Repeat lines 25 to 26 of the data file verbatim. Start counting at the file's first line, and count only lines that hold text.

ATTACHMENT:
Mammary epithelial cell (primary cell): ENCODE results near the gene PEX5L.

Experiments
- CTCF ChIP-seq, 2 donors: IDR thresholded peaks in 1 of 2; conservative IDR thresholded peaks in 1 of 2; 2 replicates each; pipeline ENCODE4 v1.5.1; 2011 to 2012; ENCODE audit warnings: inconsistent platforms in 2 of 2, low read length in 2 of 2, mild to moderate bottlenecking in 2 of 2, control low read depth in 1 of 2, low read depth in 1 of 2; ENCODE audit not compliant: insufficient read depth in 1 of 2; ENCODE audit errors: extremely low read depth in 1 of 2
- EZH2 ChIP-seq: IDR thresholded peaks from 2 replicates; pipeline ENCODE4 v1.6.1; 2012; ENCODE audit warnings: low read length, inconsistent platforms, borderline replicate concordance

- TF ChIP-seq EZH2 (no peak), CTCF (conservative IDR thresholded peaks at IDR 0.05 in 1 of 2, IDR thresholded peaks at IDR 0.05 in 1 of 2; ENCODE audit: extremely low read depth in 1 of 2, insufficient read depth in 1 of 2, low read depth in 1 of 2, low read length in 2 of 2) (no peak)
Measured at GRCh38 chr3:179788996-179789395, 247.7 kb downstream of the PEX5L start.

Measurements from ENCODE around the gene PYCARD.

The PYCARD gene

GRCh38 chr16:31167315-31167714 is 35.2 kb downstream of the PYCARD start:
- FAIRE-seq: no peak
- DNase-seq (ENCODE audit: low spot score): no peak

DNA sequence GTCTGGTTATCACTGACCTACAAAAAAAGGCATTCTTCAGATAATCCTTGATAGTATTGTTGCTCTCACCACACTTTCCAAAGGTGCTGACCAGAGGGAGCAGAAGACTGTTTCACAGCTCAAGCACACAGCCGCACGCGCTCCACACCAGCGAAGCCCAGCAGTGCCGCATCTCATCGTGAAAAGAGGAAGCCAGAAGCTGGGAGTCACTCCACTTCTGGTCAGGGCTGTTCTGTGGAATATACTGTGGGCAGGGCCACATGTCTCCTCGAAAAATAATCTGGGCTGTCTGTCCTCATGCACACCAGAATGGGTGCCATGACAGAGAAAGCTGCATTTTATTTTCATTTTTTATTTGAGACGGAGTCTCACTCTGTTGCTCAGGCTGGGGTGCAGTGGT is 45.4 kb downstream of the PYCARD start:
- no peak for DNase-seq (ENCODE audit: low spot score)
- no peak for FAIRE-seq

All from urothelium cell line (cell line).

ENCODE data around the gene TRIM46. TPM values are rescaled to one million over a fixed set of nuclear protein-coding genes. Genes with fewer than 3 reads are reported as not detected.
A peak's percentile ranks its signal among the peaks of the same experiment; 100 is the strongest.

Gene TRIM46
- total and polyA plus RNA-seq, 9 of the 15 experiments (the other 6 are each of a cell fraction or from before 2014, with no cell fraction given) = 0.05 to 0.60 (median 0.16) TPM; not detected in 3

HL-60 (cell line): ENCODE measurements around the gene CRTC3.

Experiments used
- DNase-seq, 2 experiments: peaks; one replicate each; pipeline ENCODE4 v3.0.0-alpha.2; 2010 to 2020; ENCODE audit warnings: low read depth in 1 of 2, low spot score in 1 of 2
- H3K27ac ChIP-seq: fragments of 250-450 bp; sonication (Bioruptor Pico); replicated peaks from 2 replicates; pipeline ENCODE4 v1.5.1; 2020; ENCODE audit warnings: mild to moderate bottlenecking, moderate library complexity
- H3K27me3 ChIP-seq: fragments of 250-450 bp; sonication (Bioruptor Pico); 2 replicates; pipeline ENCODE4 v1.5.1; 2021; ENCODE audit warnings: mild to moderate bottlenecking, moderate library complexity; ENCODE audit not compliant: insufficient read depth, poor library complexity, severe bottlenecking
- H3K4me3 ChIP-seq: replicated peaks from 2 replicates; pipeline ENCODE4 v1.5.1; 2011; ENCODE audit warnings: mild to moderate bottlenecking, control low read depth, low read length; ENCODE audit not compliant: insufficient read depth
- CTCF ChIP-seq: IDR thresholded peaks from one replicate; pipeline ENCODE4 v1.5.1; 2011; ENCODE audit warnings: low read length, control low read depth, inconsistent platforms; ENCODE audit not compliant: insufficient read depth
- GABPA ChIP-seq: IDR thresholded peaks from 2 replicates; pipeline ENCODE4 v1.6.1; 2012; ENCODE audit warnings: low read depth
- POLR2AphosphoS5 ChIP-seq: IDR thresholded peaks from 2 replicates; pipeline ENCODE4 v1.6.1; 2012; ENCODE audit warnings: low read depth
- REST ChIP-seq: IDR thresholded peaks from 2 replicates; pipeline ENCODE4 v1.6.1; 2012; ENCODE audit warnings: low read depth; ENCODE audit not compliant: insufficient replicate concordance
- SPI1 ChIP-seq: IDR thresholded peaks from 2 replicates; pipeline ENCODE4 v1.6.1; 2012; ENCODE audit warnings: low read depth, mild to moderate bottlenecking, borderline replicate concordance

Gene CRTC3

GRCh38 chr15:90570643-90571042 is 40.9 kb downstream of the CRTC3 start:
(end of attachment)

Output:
- H3K4me3 ChIP-seq: replicated peaks from 2 replicates; pipeline ENCODE4 v1.5.1; 2011; ENCODE audit warnings: mild to moderate bottlenecking, control low read depth, low read length; ENCODE audit not compliant: insufficient read depth
- CTCF ChIP-seq: IDR thresholded peaks from one replicate; pipeline ENCODE4 v1.5.1; 2011; ENCODE audit warnings: low read length, control low read depth, inconsistent platforms; ENCODE audit not compliant: insufficient read depth